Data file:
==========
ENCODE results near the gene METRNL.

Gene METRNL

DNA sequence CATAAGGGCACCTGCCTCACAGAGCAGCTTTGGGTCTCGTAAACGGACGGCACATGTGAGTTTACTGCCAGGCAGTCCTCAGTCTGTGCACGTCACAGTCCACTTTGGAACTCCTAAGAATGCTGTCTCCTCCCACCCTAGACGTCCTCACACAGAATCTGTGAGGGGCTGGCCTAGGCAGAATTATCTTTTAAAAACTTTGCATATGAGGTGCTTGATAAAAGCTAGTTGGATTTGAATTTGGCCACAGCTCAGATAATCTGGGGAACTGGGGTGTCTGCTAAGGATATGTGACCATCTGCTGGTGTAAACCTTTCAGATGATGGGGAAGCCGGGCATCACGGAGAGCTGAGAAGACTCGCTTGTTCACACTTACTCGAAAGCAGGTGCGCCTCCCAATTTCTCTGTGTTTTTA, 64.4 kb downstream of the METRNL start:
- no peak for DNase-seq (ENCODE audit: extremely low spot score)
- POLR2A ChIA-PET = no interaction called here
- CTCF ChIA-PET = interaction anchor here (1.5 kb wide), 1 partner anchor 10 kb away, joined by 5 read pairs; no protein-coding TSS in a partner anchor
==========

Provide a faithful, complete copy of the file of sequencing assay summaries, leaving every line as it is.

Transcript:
ENCODE results near the gene METRNL.

Gene METRNL

DNA sequence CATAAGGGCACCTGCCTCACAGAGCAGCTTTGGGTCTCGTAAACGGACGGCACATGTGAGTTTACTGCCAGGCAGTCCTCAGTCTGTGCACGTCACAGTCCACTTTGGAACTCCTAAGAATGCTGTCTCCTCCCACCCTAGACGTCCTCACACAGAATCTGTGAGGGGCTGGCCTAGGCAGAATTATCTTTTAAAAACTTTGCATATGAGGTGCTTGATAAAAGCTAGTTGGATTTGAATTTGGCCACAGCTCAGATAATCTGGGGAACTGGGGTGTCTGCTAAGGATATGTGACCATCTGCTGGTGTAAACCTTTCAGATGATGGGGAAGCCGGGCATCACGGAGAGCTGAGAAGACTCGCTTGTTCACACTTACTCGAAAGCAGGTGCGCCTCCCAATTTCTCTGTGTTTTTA, 64.4 kb downstream of the METRNL start:
- no peak for DNase-seq (ENCODE audit: extremely low spot score)
- POLR2A ChIA-PET = no interaction called here
- CTCF ChIA-PET = interaction anchor here (1.5 kb wide), 1 partner anchor 10 kb away, joined by 5 read pairs; no protein-coding TSS in a partner anchor